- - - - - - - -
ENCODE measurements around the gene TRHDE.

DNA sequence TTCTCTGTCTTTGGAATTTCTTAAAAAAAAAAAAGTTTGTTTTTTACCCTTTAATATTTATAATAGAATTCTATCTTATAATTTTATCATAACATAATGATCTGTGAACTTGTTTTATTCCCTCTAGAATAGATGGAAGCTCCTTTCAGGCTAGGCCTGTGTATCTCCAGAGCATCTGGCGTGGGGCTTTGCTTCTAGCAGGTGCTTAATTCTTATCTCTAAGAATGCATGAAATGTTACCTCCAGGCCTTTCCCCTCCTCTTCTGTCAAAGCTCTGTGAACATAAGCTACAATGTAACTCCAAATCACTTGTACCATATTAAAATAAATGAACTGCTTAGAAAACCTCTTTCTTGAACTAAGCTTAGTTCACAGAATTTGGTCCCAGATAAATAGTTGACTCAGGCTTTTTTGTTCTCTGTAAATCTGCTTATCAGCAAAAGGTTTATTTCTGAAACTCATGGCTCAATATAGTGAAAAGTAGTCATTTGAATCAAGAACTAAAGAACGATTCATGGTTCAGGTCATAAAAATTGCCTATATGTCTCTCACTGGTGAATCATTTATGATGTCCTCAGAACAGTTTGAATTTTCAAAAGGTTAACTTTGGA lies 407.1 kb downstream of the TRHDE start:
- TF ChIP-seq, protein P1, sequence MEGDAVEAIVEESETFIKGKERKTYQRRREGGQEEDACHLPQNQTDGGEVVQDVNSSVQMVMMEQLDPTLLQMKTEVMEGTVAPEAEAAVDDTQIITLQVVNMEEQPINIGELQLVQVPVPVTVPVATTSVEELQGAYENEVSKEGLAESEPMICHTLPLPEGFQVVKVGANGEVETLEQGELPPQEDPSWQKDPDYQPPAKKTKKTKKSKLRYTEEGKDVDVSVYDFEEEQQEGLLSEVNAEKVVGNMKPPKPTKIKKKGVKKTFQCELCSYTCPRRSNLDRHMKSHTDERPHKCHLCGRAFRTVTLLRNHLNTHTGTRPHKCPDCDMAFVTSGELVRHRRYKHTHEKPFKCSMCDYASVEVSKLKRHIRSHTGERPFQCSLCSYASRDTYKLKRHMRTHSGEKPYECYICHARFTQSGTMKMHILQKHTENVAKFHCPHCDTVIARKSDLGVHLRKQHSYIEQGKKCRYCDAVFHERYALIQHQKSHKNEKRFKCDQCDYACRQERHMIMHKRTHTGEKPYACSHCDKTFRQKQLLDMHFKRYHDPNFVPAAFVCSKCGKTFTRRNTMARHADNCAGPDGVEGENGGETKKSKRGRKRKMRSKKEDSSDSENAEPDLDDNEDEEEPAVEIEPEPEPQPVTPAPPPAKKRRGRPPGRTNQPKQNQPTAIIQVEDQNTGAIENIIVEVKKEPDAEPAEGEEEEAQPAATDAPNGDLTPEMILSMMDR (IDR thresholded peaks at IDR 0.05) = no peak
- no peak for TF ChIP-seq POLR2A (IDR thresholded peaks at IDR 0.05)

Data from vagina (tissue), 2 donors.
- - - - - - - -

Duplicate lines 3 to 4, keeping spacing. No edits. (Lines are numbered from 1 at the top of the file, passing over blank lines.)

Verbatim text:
- TF ChIP-seq, protein P1, sequence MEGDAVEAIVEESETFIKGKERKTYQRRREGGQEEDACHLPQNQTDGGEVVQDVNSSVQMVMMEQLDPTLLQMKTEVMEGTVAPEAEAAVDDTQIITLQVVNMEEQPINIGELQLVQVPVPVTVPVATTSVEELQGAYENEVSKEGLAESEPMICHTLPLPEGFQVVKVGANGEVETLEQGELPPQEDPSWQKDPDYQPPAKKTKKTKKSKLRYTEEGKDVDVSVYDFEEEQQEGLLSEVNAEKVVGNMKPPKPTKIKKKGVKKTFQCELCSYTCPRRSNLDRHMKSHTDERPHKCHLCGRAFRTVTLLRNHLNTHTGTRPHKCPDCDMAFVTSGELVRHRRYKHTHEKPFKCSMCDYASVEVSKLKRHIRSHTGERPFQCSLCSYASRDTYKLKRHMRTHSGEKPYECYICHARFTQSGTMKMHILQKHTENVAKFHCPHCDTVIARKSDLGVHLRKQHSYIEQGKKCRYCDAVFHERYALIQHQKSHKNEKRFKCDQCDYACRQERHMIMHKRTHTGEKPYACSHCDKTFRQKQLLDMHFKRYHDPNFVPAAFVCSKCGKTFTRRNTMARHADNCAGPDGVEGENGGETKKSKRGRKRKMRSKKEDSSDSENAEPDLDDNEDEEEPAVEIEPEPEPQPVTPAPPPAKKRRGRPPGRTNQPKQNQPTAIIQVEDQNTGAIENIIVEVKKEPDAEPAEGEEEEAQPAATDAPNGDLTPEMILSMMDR (IDR thresholded peaks at IDR 0.05) = no peak
- no peak for TF ChIP-seq POLR2A (IDR thresholded peaks at IDR 0.05)